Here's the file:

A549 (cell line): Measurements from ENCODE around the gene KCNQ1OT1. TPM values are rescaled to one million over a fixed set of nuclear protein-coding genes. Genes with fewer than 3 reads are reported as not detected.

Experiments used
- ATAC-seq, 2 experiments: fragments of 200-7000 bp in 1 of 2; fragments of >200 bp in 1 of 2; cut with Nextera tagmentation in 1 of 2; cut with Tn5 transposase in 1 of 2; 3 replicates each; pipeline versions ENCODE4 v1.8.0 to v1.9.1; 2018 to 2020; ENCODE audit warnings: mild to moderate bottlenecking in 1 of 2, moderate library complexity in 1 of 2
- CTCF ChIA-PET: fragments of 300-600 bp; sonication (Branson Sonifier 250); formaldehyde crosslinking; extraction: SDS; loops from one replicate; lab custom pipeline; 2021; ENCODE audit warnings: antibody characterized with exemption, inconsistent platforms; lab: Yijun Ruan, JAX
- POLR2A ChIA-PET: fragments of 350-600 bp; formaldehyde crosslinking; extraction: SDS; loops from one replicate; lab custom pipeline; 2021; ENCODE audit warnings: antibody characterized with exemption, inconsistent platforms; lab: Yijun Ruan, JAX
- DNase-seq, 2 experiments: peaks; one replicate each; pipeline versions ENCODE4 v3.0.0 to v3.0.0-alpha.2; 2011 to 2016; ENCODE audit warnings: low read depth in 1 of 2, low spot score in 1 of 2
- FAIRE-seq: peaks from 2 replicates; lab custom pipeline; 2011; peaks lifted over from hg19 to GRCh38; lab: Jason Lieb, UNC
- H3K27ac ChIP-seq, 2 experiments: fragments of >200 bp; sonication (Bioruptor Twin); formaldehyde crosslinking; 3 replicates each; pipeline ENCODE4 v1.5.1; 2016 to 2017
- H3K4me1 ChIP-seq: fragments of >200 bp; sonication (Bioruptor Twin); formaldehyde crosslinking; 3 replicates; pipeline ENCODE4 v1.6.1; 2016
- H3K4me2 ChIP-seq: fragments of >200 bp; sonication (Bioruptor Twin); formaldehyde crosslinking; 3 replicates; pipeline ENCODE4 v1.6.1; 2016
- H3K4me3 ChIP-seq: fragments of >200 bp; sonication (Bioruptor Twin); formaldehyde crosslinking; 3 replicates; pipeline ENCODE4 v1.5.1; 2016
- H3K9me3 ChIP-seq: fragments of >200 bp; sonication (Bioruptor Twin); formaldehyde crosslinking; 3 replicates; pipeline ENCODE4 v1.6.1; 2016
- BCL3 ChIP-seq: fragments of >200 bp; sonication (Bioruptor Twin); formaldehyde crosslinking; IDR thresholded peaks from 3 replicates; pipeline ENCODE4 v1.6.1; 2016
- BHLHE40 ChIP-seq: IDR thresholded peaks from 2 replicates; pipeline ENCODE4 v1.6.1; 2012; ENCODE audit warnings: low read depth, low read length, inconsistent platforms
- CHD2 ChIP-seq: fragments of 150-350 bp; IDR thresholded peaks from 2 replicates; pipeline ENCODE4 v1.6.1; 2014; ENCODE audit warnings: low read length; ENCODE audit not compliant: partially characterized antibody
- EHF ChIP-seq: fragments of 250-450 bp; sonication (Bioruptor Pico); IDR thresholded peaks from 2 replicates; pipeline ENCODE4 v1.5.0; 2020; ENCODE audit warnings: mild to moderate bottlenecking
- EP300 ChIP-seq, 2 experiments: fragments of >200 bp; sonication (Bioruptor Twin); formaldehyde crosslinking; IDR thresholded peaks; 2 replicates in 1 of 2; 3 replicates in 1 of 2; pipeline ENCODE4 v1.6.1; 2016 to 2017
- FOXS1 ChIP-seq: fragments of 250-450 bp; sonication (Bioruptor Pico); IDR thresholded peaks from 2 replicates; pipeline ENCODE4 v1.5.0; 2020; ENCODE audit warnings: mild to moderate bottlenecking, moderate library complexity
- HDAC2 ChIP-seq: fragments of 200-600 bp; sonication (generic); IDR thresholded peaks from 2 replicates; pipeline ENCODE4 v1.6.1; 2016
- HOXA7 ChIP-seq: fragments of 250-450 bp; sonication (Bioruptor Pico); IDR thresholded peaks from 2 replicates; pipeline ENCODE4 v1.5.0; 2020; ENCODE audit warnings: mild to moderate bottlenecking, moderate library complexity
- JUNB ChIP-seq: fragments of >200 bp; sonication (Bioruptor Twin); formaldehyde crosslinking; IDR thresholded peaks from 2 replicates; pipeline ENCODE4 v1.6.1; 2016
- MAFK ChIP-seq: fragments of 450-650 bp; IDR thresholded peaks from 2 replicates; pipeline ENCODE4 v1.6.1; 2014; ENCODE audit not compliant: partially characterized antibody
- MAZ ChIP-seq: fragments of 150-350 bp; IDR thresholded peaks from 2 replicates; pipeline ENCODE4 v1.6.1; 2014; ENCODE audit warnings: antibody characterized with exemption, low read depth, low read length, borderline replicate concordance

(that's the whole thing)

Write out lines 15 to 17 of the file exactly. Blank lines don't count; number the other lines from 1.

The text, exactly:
- CHD2 ChIP-seq: fragments of 150-350 bp; IDR thresholded peaks from 2 replicates; pipeline ENCODE4 v1.6.1; 2014; ENCODE audit warnings: low read length; ENCODE audit not compliant: partially characterized antibody
- EHF ChIP-seq: fragments of 250-450 bp; sonication (Bioruptor Pico); IDR thresholded peaks from 2 replicates; pipeline ENCODE4 v1.5.0; 2020; ENCODE audit warnings: mild to moderate bottlenecking
- EP300 ChIP-seq, 2 experiments: fragments of >200 bp; sonication (Bioruptor Twin); formaldehyde crosslinking; IDR thresholded peaks; 2 replicates in 1 of 2; 3 replicates in 1 of 2; pipeline ENCODE4 v1.6.1; 2016 to 2017